If you are a law firm manager, there are likely two ways you’ve risen into a position of authority.
First, you are excellent at the job you do. Second, you are excellent with delegating responsibility and bringing teams of people together productively.
The best managers possess both skills—an exceptional ability to perform the task at hand, as well as a capacity for leadership and mentorship.
However, it’s quite possible your promotion into the position of manager was a result of scholarly as opposed to supervisory skills. So, how do you know exactly where on the spectrum you fall?
What are the warning signs that you may, in reality, be a great lawyer but a terrible manager?
1. People don’t poach your associates
Successful leaders work to hone the skills of their subordinates. Leaders look to improve the analytical skills, the ability to follow direction, and creative thinking of all their employees.
If you have a go-to team, but nobody else in the firm seems to want to work with them, it’s a sign that you may be a dreadful mentor.
Your subordinate employees should be increasing their skill level, and therefore become in-demand throughout the firm. Instead, it may be that your subordinate employees know how to work within your own personal parameters, but not in any other useful capacity—which falls on you, not them.
Don’t create a personal team of minions; the firm has no use for targeted expertise that excel under a single person.
2. Your employees don’t share personal information with you
Not all employees discuss their personal lives at work. Yet, If you know nothing about the parents, children, or home life of your subordinates, it’s likely because they feel uncomfortable around you.
This is a bad sign for a manager.
Openness and honest communication are crucial for a successful working relationship. If your employees are hesitant to share innocuous information, such as weekend plans, they may be hiding more important work-related news.
Good leaders are generally not appreciated for their iron fist. Accept the fact that subordinates make mistakes, and don’t overly punish them. Welcome small talk and a modicum of socializing in the workplace. Productivity thrives on equal amounts of work as play.
Great managers are respected, not feared. Being fair and understanding of mistakes puts you on the start of a successful leadership path.
3. Your employees consistently work late, while others go home
Your employees are on their computers late at the office while other associates are heading home. This must mean your subordinates are harder working, right?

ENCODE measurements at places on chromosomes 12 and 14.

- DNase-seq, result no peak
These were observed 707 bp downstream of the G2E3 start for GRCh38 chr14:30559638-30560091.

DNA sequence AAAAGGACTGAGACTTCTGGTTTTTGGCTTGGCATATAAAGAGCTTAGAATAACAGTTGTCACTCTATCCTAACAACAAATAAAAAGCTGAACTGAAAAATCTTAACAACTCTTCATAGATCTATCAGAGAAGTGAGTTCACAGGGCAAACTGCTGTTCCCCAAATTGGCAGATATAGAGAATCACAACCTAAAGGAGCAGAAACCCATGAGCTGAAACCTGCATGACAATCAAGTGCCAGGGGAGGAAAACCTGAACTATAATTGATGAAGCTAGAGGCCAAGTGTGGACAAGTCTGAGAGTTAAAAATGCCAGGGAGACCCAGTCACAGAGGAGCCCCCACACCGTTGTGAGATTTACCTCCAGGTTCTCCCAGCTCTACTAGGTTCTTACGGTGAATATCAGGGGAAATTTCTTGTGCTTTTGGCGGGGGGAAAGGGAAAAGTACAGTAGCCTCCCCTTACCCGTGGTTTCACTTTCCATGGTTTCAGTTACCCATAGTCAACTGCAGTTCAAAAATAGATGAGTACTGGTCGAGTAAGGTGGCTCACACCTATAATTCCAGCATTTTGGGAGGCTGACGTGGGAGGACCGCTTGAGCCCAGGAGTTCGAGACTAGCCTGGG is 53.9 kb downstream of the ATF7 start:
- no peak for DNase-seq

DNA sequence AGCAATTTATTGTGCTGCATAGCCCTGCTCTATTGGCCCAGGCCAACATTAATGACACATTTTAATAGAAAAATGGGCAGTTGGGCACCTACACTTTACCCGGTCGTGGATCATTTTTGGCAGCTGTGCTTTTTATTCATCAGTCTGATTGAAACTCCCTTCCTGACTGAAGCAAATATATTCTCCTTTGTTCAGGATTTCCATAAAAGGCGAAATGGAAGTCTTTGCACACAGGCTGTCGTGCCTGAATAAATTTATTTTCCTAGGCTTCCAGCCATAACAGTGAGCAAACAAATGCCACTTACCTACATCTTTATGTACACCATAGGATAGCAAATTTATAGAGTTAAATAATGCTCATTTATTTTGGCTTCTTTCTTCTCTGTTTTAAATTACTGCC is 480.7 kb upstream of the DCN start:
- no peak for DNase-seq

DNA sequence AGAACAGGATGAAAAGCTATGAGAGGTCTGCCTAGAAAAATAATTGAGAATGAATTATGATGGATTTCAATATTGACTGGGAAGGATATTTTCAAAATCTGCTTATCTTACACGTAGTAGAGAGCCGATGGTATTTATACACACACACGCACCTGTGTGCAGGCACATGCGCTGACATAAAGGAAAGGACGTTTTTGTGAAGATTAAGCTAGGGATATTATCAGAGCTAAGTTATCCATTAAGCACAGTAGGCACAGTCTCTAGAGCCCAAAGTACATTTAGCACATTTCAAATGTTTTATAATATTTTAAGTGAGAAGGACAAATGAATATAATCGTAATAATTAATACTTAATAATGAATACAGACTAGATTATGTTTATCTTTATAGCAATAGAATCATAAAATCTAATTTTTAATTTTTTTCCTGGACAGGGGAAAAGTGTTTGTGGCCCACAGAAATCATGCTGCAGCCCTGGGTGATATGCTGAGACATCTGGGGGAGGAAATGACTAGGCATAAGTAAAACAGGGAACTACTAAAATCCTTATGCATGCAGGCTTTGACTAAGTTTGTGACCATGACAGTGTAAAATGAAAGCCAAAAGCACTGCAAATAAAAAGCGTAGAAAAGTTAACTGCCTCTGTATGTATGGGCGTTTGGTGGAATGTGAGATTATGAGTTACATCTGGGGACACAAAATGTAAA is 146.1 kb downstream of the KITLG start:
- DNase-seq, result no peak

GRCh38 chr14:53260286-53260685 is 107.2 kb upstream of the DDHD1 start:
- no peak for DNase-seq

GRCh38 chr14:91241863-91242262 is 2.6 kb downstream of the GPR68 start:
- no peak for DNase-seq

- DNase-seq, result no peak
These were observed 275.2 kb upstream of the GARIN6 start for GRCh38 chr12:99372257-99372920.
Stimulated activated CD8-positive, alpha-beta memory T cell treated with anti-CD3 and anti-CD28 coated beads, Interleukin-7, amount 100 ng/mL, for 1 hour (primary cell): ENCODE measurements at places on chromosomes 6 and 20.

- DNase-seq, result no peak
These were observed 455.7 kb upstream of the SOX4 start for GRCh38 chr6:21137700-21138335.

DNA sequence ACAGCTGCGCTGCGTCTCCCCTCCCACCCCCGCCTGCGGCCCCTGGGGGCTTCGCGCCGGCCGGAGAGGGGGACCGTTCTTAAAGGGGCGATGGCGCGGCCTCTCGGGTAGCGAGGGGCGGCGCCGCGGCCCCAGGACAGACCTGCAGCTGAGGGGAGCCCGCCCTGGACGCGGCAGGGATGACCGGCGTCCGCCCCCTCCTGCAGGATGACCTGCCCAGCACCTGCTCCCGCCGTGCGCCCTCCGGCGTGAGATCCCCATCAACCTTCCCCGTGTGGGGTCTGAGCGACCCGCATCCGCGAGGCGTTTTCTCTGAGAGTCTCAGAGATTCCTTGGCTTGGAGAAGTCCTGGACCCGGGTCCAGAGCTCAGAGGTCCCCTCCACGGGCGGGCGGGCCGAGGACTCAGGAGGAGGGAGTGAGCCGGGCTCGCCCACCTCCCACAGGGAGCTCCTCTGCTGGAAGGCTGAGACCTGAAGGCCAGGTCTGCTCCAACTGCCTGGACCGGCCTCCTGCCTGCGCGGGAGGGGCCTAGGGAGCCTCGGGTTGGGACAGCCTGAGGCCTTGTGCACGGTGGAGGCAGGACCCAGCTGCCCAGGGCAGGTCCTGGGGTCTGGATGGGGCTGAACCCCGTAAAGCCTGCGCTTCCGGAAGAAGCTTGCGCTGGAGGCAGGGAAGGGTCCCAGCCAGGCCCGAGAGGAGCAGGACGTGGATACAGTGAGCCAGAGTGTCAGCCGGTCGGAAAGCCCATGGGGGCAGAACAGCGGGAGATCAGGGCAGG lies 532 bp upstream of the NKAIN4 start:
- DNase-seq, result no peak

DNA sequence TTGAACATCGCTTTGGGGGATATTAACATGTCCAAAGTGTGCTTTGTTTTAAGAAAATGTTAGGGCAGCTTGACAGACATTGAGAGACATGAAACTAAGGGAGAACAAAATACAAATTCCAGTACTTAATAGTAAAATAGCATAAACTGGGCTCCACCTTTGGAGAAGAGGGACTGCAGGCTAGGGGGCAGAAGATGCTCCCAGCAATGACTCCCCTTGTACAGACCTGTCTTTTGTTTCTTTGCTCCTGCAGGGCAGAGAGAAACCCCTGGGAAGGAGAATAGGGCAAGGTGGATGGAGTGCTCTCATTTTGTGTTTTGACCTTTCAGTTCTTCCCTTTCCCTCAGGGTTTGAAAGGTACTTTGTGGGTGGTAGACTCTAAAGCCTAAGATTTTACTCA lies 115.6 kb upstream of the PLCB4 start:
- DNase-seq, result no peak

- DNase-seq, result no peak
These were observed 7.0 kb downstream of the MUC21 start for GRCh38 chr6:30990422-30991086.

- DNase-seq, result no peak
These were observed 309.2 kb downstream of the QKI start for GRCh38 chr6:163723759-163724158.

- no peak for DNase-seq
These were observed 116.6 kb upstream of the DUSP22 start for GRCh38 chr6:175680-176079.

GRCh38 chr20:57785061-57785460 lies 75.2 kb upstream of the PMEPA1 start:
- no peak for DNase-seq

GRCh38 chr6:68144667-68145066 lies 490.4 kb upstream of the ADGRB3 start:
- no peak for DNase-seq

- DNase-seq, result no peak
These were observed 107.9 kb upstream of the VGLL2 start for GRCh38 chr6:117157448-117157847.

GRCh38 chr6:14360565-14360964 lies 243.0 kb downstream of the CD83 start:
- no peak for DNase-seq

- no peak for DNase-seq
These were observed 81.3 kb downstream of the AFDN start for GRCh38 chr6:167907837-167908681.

If you notice your team seems to be staying later than others, you may be a poor delegator. Too many late nights signals inefficiency. As a manger, you need to learn how to appropriately assign tasks to the employees with the proper skill set to complete them within a reasonable time frame.
Another reason your associates may stay later than usual is because they fear you. Do you verbalize your disapproval when somebody leaves the office early? Do you have unrealistic expectations for first-years and support staff?
Don’t waste client money with disorganization and bad leadership. Late nights do not equate to better work.
If you’ve experienced one or all of these warning signs, but still don’t understand what you’re doing wrong, seek advice from other managers in the office. And, consider taking a training session on successful leadership.
The skills to become an effective leader are not always innate; they are often learned.
Need help? Attend The Center For Competitive Management’s audio conference titled, “Leadership in Practice: Strategies to Meet Partnership Demands and Adapt to Changing Firm Needs.”
The conference is designed for law firm partners who know that being competitive means mastering the skills and techniques that meet daily partnership demands, adapt to changing firm and client needs, and effectively motivate at the firm and practice level.
During this information-packed session, you will learn:
- Formal and informal leadership roles, duties and expectations
- Best practices for being an effective role model (lead by example) and mentor
- How to create opportunities for your team to be more effective, and client-focused
- Techniques to sustain and adapt to change through leadership
- How to lead with a focus on firm culture, cooperation and innovation
- Challenges to identifying emerging leaders
- Why communication is crucial and how to make internal communications more strategic